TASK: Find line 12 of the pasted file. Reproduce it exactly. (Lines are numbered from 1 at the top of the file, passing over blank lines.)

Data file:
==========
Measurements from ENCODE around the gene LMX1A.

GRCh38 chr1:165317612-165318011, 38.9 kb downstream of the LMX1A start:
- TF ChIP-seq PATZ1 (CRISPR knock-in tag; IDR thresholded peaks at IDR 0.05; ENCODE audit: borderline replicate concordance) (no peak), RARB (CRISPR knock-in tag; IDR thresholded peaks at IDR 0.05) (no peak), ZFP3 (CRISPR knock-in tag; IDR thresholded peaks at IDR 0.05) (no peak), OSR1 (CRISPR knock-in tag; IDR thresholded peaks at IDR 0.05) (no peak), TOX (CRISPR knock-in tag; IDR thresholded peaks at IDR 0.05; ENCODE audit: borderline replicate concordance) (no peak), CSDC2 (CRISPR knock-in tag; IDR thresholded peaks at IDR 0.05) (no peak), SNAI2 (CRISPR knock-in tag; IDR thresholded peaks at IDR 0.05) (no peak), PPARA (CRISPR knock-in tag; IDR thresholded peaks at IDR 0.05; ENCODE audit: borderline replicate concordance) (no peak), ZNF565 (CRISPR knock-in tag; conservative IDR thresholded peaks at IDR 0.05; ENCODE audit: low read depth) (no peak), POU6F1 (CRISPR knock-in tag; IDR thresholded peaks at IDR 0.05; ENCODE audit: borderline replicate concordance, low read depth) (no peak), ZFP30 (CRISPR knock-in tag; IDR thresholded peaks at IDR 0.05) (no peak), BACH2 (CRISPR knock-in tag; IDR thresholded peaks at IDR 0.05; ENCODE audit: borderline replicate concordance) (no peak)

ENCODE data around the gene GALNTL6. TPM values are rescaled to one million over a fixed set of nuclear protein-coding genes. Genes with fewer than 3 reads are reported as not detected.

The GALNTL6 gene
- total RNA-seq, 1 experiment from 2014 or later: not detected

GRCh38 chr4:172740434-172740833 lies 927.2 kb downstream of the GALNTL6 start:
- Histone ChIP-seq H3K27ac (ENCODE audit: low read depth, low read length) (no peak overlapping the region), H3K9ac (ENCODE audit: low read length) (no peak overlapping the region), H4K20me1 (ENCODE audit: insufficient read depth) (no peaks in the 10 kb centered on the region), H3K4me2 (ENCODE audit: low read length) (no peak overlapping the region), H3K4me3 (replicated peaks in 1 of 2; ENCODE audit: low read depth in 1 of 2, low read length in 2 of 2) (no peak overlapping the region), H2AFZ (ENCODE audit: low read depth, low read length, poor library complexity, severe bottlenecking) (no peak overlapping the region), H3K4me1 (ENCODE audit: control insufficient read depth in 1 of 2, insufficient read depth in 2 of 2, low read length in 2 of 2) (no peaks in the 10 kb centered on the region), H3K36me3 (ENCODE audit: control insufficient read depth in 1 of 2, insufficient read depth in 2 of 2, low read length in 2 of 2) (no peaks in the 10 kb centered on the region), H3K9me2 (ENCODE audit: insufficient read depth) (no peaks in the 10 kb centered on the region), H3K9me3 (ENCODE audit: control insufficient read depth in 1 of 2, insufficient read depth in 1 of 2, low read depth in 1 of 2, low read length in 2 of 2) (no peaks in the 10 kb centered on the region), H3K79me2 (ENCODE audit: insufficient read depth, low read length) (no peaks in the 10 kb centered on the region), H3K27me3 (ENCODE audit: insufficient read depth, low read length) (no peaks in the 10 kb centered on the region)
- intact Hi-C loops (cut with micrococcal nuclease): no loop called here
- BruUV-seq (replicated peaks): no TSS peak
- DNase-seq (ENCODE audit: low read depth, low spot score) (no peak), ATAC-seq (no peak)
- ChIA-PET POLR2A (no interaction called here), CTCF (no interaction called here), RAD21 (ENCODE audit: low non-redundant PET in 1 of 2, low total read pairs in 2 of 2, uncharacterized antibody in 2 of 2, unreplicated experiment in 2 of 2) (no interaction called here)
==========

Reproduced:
- ChIA-PET POLR2A (no interaction called here), CTCF (no interaction called here), RAD21 (ENCODE audit: low non-redundant PET in 1 of 2, low total read pairs in 2 of 2, uncharacterized antibody in 2 of 2, unreplicated experiment in 2 of 2) (no interaction called here)